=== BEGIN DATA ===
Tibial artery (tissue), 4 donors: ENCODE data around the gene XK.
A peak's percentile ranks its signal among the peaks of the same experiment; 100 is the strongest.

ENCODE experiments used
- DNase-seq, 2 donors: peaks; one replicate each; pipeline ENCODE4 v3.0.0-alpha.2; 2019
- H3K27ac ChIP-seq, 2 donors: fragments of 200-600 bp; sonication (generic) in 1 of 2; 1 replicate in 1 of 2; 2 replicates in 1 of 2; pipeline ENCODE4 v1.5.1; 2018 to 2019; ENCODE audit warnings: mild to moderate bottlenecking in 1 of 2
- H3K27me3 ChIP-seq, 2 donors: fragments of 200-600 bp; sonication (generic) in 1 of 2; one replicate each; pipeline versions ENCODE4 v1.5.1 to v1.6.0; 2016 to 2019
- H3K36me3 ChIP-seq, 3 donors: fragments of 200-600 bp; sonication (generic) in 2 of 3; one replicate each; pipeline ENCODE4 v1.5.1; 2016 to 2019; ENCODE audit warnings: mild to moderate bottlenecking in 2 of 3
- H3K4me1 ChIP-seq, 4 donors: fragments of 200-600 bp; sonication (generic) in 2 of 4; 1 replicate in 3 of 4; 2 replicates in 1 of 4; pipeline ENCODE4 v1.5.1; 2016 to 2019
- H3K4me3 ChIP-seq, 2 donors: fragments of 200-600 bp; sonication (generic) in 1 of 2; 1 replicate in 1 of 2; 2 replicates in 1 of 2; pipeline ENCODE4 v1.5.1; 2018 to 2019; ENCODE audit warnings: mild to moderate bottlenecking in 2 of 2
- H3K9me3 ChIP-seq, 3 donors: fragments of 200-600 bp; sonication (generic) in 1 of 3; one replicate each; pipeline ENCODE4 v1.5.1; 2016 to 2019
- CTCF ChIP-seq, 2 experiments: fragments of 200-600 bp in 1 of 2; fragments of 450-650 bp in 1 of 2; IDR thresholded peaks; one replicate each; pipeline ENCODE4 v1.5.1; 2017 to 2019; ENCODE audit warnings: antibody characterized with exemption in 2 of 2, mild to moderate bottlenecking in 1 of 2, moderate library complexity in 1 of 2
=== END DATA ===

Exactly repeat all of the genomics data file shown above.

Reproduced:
Tibial artery (tissue), 4 donors: ENCODE data around the gene XK.
A peak's percentile ranks its signal among the peaks of the same experiment; 100 is the strongest.

ENCODE experiments used
- DNase-seq, 2 donors: peaks; one replicate each; pipeline ENCODE4 v3.0.0-alpha.2; 2019
- H3K27ac ChIP-seq, 2 donors: fragments of 200-600 bp; sonication (generic) in 1 of 2; 1 replicate in 1 of 2; 2 replicates in 1 of 2; pipeline ENCODE4 v1.5.1; 2018 to 2019; ENCODE audit warnings: mild to moderate bottlenecking in 1 of 2
- H3K27me3 ChIP-seq, 2 donors: fragments of 200-600 bp; sonication (generic) in 1 of 2; one replicate each; pipeline versions ENCODE4 v1.5.1 to v1.6.0; 2016 to 2019
- H3K36me3 ChIP-seq, 3 donors: fragments of 200-600 bp; sonication (generic) in 2 of 3; one replicate each; pipeline ENCODE4 v1.5.1; 2016 to 2019; ENCODE audit warnings: mild to moderate bottlenecking in 2 of 3
- H3K4me1 ChIP-seq, 4 donors: fragments of 200-600 bp; sonication (generic) in 2 of 4; 1 replicate in 3 of 4; 2 replicates in 1 of 4; pipeline ENCODE4 v1.5.1; 2016 to 2019
- H3K4me3 ChIP-seq, 2 donors: fragments of 200-600 bp; sonication (generic) in 1 of 2; 1 replicate in 1 of 2; 2 replicates in 1 of 2; pipeline ENCODE4 v1.5.1; 2018 to 2019; ENCODE audit warnings: mild to moderate bottlenecking in 2 of 2
- H3K9me3 ChIP-seq, 3 donors: fragments of 200-600 bp; sonication (generic) in 1 of 3; one replicate each; pipeline ENCODE4 v1.5.1; 2016 to 2019
- CTCF ChIP-seq, 2 experiments: fragments of 200-600 bp in 1 of 2; fragments of 450-650 bp in 1 of 2; IDR thresholded peaks; one replicate each; pipeline ENCODE4 v1.5.1; 2017 to 2019; ENCODE audit warnings: antibody characterized with exemption in 2 of 2, mild to moderate bottlenecking in 1 of 2, moderate library complexity in 1 of 2